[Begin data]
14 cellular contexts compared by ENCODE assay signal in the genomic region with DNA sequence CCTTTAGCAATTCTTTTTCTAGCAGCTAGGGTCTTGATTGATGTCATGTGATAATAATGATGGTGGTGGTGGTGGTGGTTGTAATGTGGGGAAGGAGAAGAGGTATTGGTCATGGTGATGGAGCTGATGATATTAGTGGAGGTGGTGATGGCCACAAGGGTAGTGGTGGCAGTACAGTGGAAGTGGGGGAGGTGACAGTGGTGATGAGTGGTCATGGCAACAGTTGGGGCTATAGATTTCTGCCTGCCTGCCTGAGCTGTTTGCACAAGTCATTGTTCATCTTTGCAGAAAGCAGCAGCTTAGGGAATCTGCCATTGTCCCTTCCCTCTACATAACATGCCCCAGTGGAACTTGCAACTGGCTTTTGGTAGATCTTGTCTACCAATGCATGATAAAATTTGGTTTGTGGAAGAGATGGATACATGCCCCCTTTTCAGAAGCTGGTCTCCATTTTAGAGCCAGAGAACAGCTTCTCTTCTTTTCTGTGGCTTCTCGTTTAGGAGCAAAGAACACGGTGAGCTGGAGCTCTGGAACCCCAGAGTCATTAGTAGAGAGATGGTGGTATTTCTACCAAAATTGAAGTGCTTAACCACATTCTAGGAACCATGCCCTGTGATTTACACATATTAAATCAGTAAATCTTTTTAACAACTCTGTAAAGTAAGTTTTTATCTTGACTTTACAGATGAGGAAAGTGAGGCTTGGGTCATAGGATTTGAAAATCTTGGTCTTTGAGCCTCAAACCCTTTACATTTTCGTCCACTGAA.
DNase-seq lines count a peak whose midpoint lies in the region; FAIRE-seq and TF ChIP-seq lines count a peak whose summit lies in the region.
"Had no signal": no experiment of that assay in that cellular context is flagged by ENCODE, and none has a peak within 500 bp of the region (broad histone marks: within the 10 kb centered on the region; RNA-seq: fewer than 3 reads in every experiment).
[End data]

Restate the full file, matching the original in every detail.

14 cellular contexts compared by ENCODE assay signal in the genomic region with DNA sequence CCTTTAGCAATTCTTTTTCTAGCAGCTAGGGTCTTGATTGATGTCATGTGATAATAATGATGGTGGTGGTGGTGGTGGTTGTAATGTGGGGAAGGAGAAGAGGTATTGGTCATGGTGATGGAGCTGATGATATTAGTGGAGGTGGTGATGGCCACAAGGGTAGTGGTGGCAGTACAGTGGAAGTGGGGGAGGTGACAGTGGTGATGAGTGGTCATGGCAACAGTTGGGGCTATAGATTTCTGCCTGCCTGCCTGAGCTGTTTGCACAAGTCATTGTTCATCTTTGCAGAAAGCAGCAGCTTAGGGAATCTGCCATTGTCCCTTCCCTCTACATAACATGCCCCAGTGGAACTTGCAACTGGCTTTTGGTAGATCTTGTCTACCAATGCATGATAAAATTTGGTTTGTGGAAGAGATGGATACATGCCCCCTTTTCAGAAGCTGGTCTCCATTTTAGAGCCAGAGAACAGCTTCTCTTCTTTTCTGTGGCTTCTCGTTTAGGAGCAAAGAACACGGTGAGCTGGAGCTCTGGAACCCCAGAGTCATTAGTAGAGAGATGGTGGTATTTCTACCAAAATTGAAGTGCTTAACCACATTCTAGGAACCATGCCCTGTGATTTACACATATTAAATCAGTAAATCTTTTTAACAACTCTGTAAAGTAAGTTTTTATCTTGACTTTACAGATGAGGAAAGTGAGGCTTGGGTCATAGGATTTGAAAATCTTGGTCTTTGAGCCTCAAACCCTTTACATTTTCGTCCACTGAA.
DNase-seq lines count a peak whose midpoint lies in the region; FAIRE-seq and TF ChIP-seq lines count a peak whose summit lies in the region.
"Had no signal": no experiment of that assay in that cellular context is flagged by ENCODE, and none has a peak within 500 bp of the region (broad histone marks: within the 10 kb centered on the region; RNA-seq: fewer than 3 reads in every experiment).